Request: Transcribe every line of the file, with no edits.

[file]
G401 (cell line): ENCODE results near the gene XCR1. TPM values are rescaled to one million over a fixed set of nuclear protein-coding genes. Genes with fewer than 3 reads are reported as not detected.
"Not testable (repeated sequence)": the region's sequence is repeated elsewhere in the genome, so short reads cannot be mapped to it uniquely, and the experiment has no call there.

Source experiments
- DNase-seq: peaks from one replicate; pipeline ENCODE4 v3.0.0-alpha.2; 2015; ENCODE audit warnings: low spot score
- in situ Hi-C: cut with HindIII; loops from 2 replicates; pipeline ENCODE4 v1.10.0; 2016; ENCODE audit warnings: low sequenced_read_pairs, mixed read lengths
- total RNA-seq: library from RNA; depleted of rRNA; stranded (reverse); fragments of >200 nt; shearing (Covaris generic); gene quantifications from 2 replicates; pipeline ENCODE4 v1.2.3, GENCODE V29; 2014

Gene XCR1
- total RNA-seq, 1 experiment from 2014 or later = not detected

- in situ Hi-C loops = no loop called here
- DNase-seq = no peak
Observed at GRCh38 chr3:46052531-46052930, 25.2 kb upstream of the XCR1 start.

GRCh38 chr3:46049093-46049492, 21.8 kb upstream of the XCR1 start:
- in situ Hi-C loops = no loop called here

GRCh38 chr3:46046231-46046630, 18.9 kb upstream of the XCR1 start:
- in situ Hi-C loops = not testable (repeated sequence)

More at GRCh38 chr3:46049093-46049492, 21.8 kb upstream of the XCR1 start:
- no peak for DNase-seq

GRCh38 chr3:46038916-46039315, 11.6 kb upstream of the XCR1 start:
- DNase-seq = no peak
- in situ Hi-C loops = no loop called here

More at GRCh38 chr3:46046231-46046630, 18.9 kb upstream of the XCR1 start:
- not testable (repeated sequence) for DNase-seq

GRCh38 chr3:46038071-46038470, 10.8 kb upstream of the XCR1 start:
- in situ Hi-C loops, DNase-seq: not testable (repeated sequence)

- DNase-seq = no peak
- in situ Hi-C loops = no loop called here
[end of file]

G401 (cell line): ENCODE results near the gene XCR1. TPM values are rescaled to one million over a fixed set of nuclear protein-coding genes. Genes with fewer than 3 reads are reported as not detected.
"Not testable (repeated sequence)": the region's sequence is repeated elsewhere in the genome, so short reads cannot be mapped to it uniquely, and the experiment has no call there.

Source experiments
- DNase-seq: peaks from one replicate; pipeline ENCODE4 v3.0.0-alpha.2; 2015; ENCODE audit warnings: low spot score
- in situ Hi-C: cut with HindIII; loops from 2 replicates; pipeline ENCODE4 v1.10.0; 2016; ENCODE audit warnings: low sequenced_read_pairs, mixed read lengths
- total RNA-seq: library from RNA; depleted of rRNA; stranded (reverse); fragments of >200 nt; shearing (Covaris generic); gene quantifications from 2 replicates; pipeline ENCODE4 v1.2.3, GENCODE V29; 2014

Gene XCR1
- total RNA-seq, 1 experiment from 2014 or later = not detected

- in situ Hi-C loops = no loop called here
- DNase-seq = no peak
Observed at GRCh38 chr3:46052531-46052930, 25.2 kb upstream of the XCR1 start.

GRCh38 chr3:46049093-46049492, 21.8 kb upstream of the XCR1 start:
- in situ Hi-C loops = no loop called here

GRCh38 chr3:46046231-46046630, 18.9 kb upstream of the XCR1 start:
- in situ Hi-C loops = not testable (repeated sequence)

More at GRCh38 chr3:46049093-46049492, 21.8 kb upstream of the XCR1 start:
- no peak for DNase-seq

GRCh38 chr3:46038916-46039315, 11.6 kb upstream of the XCR1 start:
- DNase-seq = no peak
- in situ Hi-C loops = no loop called here

More at GRCh38 chr3:46046231-46046630, 18.9 kb upstream of the XCR1 start:
- not testable (repeated sequence) for DNase-seq

GRCh38 chr3:46038071-46038470, 10.8 kb upstream of the XCR1 start:
- in situ Hi-C loops, DNase-seq: not testable (repeated sequence)

- DNase-seq = no peak
- in situ Hi-C loops = no loop called here